US 2016 ELECTIONS
THREE closely watched poll agregators are predicting a Hillary Clinton victory today with the Democratic presidential candidate making a last-minute gain in United States-wide surveys, although her lead over Republican bet Donald Trump remains slim.
Data journalist Nate Silver of the FiveThirtyEight blog, Princeton Election Consortium’s Sam Wang and website Real Clear Politics all expect Clinton to muster more than the 270 votes needed to win the Electoral College that formally decides who gets to move to the White House on January 20.
The predictions came after major national surveys including those of ABC News/Washington Post, Fox News and NBC News/Wall Street Journal gave Clinton a four-point edge over Trump.
The populist Trump, who is running on an anti-illegal immigration platform, had managed to narrow a double-digit gap in recent weeks despite numerous sexual assault allegations, with the help of the private server and email leaks scandals hounding Clinton (See US election stories on B7).
Over the weekend, Clinton was cleared anew by the FBI over her handling of emails as secretary of State, but the scandals have largely distracted from her campaign message of continuing the policies of US President Barack Obama, who remains popular after eight years in office.
Silver, who had correctly predicted the outcomes of the 2008 and 2012 presidential elections, gave Clinton a 71.6-percent chance of victory.
The US Electoral College system is mostly a winner-take-all system in which each state in the Union gets votes corresponding to the total number of elected representatives in Congress (435 members of the House and 100 senators). The US capital Washington, D.C. has three votes.
A total of 538 electoral votes are at stake, hence the name of Silver’s blog.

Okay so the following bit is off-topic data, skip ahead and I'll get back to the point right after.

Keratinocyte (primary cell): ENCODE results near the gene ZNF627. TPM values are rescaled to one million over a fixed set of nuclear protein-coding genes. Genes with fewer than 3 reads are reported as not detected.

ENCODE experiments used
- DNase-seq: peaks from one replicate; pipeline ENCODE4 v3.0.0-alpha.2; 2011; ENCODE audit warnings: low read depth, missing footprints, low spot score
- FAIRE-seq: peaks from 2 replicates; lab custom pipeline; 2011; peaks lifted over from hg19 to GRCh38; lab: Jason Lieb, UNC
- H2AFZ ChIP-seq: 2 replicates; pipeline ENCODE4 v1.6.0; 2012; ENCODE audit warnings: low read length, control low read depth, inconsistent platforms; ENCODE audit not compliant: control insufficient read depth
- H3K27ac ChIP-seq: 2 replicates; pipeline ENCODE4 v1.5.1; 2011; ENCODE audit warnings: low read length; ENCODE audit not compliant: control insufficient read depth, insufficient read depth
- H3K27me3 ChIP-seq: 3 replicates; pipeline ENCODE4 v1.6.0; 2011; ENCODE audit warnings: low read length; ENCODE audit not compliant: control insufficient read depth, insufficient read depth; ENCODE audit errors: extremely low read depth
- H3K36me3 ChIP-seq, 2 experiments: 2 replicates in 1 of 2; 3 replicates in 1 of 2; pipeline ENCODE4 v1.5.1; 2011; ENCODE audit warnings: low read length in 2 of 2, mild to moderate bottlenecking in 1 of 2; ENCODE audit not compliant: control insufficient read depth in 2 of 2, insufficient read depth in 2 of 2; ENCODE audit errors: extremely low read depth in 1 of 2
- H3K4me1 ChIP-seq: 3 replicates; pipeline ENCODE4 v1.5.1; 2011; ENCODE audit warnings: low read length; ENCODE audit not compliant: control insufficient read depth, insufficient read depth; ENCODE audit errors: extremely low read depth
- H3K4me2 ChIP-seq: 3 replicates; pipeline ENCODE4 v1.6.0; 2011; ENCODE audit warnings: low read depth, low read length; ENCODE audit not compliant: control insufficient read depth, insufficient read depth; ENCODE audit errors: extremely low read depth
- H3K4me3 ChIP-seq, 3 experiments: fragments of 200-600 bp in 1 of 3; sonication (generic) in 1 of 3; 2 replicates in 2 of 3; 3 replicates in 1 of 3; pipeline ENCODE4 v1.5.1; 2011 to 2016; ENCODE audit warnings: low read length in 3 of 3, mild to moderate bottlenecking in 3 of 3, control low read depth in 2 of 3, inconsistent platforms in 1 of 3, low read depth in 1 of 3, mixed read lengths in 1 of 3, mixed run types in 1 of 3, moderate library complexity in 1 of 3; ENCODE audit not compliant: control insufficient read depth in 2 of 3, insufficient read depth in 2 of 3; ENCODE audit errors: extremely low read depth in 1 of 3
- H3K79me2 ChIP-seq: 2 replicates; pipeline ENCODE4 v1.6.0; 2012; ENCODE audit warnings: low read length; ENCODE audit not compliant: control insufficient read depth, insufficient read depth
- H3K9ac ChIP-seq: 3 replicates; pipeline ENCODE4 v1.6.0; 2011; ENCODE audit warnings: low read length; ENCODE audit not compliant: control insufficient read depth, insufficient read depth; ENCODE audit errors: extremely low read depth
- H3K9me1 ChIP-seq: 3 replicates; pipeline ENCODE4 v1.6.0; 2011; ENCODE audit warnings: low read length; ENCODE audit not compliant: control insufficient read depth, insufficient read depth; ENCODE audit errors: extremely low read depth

According to Silver’s mathematical modelling, Clinton could get 302 electoral votes if she keeps her state-by-state advantage, and Trump, 234.
The neuroscientist Wang is more certain of a Clinton win. Wang’s final and “best estimates” indicate a “near replica” of Obama’s 2012 victory over Mitt Romney: Clinton with 323 electoral votes and Trump, 215.
Real Clear Politics’ poll averages however indicate a close race, with Clinton at just 2 points over the required 270 electoral votes and Trump within striking distance at 266 votes.
This means Clinton loses if Trump is able to flip just one of the so-called “blue” or Democratic states that carried Obama in 2008 and 2012, especially those with disaffected blue-collar workers that form the property mogul’s core voters.
Statistically speaking, however, 15 states could still swing either way, according to Real Clear Politics: Florida (29 electoral votes), Ohio (18), Michigan (16), Pennsylvania (20), New Hampshire (4), Maine CD2 (1), Maine (2), North Carolina (15), Virginia (13), Georgia (16), Colorado (9), Nevada (6), New Mexico (5), Arizona (11) and Iowa (6).
Americans will also elect a new House of Representatives, which is likely to remain under Republican control, and 34 out of 100 members of the US Senate which could shift to the Democrats.
Whoever wins the White House, the US is again likely to see a divided government with different parties controlling the executive and legislative branches, a situation that has mostly prevailed since the Nixon years. In short, more gridlock.